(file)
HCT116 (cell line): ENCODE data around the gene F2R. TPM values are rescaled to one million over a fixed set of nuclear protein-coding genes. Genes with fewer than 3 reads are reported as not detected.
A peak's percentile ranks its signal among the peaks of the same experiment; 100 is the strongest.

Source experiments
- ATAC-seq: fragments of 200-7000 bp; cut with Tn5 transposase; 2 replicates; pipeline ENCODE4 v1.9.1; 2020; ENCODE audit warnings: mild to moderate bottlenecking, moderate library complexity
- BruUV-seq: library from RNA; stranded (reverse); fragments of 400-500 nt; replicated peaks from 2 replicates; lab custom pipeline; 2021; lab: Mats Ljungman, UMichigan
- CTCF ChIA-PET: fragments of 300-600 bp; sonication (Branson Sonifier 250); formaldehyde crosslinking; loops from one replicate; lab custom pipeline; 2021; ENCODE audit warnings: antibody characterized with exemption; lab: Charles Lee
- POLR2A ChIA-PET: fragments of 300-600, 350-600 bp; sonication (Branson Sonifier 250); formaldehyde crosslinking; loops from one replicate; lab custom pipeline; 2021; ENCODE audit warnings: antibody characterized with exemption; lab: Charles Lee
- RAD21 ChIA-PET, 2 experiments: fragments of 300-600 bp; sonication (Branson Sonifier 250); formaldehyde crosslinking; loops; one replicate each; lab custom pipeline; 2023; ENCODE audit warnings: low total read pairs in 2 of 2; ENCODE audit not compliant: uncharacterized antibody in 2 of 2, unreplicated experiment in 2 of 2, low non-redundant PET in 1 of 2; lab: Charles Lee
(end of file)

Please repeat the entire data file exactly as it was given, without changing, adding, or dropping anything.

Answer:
HCT116 (cell line): ENCODE data around the gene F2R. TPM values are rescaled to one million over a fixed set of nuclear protein-coding genes. Genes with fewer than 3 reads are reported as not detected.
A peak's percentile ranks its signal among the peaks of the same experiment; 100 is the strongest.

Source experiments
- ATAC-seq: fragments of 200-7000 bp; cut with Tn5 transposase; 2 replicates; pipeline ENCODE4 v1.9.1; 2020; ENCODE audit warnings: mild to moderate bottlenecking, moderate library complexity
- BruUV-seq: library from RNA; stranded (reverse); fragments of 400-500 nt; replicated peaks from 2 replicates; lab custom pipeline; 2021; lab: Mats Ljungman, UMichigan
- CTCF ChIA-PET: fragments of 300-600 bp; sonication (Branson Sonifier 250); formaldehyde crosslinking; loops from one replicate; lab custom pipeline; 2021; ENCODE audit warnings: antibody characterized with exemption; lab: Charles Lee
- POLR2A ChIA-PET: fragments of 300-600, 350-600 bp; sonication (Branson Sonifier 250); formaldehyde crosslinking; loops from one replicate; lab custom pipeline; 2021; ENCODE audit warnings: antibody characterized with exemption; lab: Charles Lee
- RAD21 ChIA-PET, 2 experiments: fragments of 300-600 bp; sonication (Branson Sonifier 250); formaldehyde crosslinking; loops; one replicate each; lab custom pipeline; 2023; ENCODE audit warnings: low total read pairs in 2 of 2; ENCODE audit not compliant: uncharacterized antibody in 2 of 2, unreplicated experiment in 2 of 2, low non-redundant PET in 1 of 2; lab: Charles Lee